network that is touting, as
two high-profile acquisitions,
Young Hitler and young hotties
on the annual Victoria's
Secret lingerie show
-- description of CBS
Wednesday, July 17, 2002
By MAUREEN DOWD
PASADENA, Calif. --
We've had Hitler
the hippie grooving in the movie "The
Producers." We've had Gay Hitler shimmying
on "Saturday Night Live." We've had
everyone from Charlie Chaplin to
Alec Guinness to Anthony
Hopkins goose-stepping across the
screen as Adolf the Fruitcake.
Yet the monster will not die.
Fifty-seven years after he swallowed a
bullet instead of Europe, Hitler is still
a hot property.
For sweeps next season, CBS will bring
us Hitler in the demo: Young
Hitler, the miniseries, covering the
years between 18 and 34 -- the demographic
sweet spot of network television. The
Gathering Sturm. The Young and the Racist.
From "Achtung, baby," to "Achtung,
If there's one thing Hollywood
executives understand, it's megalomania.
And if there is one audience they crave
more than any other, it's teenagers and
The WB network got a hit last season
out of showing the dreamy teenage Superman
in "Smallville." So why not show the
teenage Hitler dreaming of his super
"Hollywood is playing the Nazi card,"
says the TV writer Eric Mink
And how. Besides what CBS calls "the
Hitler project" -- cuddly Ewan
McGregor's name has been bandied about
as the leading Deutschman -- there are at
least two other Portraits of the
Führer as a Young Man in the works.
There is talk about Robert Downey
Jr. playing Hitler as a struggling painter
in Vienna in a BBC drama. Then there's an
independent feature film called "Max,"
focusing on the relationship between a
Jewish art dealer (John Cusack) who
was friendly with the aspiring artist and
After the glut
of Hitler movies was reported in the
press -- "It's Primetime for Hitler,"
Variety proclaimed -- some Jewish
leaders denounced the projects as
They don't want to see a glossy,
sympathetic "Lifestyles of the Reich and
Fascist": a cute, brooding teenage Hitler
painting away in a garret, listening to
Wagner (the Eminem of his age),
hanging at the cafes in Vienna with
Wittgenstein and Freud,
accumulating disappointments and
rejections as raw material for "Mein
Kampf," roiled by sexual confusion,
frightened by the advances of an amorous
milkmaid, and like everyone else then and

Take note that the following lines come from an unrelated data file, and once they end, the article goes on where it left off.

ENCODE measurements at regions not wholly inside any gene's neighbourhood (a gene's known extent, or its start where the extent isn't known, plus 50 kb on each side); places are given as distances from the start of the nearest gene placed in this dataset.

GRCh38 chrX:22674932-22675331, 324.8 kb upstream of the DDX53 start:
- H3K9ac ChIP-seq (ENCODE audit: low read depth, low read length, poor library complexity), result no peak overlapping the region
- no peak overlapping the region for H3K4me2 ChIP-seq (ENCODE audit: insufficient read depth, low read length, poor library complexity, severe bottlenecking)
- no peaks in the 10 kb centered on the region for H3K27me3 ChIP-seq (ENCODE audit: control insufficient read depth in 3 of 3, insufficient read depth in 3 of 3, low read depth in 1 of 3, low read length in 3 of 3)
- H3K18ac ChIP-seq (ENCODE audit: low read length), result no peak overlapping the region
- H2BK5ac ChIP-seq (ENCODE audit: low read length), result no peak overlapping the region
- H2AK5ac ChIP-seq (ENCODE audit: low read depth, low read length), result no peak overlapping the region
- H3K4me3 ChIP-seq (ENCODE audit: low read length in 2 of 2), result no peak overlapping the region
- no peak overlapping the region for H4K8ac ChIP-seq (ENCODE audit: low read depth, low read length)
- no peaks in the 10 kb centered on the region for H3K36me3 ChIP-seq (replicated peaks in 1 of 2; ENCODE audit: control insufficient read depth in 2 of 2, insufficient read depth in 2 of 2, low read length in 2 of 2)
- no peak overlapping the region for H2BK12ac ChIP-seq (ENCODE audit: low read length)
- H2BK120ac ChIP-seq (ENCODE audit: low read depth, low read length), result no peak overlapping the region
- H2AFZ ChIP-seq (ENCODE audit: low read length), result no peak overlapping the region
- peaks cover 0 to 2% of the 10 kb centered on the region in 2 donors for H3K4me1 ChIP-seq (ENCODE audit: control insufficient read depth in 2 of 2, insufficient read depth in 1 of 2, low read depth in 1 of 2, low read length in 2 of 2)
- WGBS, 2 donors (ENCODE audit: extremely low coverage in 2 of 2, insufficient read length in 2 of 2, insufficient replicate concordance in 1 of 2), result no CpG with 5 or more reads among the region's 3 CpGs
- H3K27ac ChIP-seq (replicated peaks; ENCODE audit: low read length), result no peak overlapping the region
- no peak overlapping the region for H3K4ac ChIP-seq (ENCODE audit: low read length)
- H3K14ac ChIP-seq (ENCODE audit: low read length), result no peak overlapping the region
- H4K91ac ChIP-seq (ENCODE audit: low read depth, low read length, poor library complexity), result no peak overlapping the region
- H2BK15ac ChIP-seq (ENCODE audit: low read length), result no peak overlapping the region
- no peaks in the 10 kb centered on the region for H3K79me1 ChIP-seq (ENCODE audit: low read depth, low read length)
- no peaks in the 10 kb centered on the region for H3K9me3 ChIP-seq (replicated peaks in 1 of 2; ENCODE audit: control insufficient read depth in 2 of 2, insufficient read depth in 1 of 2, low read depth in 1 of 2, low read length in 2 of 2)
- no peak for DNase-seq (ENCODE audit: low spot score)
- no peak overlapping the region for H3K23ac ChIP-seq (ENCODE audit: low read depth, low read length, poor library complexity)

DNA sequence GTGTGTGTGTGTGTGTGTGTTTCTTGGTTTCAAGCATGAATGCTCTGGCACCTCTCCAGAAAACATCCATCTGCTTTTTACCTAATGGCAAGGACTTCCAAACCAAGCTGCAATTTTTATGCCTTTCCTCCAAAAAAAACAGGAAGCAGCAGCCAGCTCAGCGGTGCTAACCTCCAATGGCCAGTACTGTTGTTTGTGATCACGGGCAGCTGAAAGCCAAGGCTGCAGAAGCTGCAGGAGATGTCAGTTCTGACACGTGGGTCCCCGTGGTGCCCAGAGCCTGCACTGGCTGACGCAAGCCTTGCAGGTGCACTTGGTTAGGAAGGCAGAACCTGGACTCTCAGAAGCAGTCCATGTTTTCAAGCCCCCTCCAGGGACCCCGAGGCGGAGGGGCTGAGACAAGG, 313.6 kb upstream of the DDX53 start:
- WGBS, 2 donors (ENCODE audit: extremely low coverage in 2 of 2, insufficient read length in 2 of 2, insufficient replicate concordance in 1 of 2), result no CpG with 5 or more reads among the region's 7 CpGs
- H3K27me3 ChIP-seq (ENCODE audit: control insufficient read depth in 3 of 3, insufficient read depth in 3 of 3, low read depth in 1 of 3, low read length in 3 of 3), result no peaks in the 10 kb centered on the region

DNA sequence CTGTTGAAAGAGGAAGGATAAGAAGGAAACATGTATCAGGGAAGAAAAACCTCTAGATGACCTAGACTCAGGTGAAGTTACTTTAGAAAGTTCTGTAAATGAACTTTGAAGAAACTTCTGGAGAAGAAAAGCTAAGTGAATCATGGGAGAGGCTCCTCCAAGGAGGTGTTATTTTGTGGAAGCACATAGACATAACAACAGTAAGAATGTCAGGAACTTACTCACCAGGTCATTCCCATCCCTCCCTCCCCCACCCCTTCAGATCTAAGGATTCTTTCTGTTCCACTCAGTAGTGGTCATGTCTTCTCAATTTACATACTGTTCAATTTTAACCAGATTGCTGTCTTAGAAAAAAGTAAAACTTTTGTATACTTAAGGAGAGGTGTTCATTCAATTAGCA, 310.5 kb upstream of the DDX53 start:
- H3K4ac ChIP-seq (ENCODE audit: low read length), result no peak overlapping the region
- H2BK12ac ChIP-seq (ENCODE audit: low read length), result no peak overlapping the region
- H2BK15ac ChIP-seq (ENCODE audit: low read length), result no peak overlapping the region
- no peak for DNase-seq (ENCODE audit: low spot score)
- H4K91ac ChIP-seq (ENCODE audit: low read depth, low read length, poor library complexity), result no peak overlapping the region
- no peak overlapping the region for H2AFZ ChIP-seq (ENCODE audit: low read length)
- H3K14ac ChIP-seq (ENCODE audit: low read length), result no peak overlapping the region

now, steamed at the French.
are documentaries and films about Hitler
the man, Hitler the lover, Hitler the
young person," said Abraham Foxman,
the chairman of the Anti-Defamation
League. "I find that trivializing and
offensive." Mr. Foxman and others probably
fear the Tony Soprano effect, a bad guy
who becomes a cult anti-hero.
CBS executives at the television press
tour here seemed a little uptight about
the criticism of the Hitler project, which
is based on the first part of the
two-volume Ian Kershaw biography of
the German dictator -- "Hitler, 1899-1936:
CBS's president, Leslie Moonves,
told TV critics that he thought the young
Hitler was a "fascinating character."
"I also think this is a very timely
subject about how bad guys get into power
and how it affects the rest of the world,"
It's a stretch to argue that
understanding an old evildoer would shed
light on the new evildoers. There's a big
difference between genocide and terrorism.
But there's no denying Hollywood's eternal
reliance on two subjects -- evil and
With a group of writers trying to
fathom the cultural landscape post-9/11,
Mr. Moonves found himself justifying the
aesthetic sensibility of a network that is
touting, as two high-profile acquisitions,
Young Hitler and young hotties on the
annual Victoria's Secret lingerie
"You know, Victoria's Secret, it's a
lark, it's an hour of programming," he
said. "It's fun. See how much conversation
we're getting about a one-hour
But Mr. Moonves did not seem to have a
ready answer when asked what kind of
company might want to advertise or
underwrite the Hitler miniseries.
"Volkswagen?" murmured one TV writer
If Young Hitler is a success,
opportunistic programmers will decide that
the key to understanding the great
dictator's twisted soul is in his potty
Next year on Nickelodeon, watch for the
prequel: "Baby Hitler."
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